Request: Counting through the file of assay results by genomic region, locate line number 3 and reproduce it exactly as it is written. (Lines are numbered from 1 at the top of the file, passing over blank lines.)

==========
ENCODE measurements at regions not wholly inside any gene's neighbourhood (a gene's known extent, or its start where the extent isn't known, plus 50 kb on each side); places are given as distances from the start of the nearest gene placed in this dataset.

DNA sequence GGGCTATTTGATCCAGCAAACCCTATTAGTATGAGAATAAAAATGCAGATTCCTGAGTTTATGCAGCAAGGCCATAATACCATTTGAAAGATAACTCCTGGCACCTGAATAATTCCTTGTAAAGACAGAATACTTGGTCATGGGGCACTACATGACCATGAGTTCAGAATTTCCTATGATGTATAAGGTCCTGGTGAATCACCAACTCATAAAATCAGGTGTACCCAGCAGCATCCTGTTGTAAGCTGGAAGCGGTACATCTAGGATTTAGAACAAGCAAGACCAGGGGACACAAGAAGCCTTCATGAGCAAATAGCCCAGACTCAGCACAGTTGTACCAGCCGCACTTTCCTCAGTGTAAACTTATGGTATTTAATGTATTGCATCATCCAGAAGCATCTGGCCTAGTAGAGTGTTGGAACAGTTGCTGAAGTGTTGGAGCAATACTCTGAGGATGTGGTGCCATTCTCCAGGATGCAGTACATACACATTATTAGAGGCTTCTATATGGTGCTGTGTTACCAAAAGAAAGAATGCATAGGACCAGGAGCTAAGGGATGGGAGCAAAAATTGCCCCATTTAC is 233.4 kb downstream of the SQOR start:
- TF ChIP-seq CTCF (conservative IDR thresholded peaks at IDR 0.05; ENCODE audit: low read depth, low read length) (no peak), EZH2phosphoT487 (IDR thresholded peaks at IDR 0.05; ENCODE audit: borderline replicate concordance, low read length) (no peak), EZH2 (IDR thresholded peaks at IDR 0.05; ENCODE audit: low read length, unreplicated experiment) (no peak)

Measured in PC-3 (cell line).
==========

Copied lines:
- TF ChIP-seq CTCF (conservative IDR thresholded peaks at IDR 0.05; ENCODE audit: low read depth, low read length) (no peak), EZH2phosphoT487 (IDR thresholded peaks at IDR 0.05; ENCODE audit: borderline replicate concordance, low read length) (no peak), EZH2 (IDR thresholded peaks at IDR 0.05; ENCODE audit: low read length, unreplicated experiment) (no peak)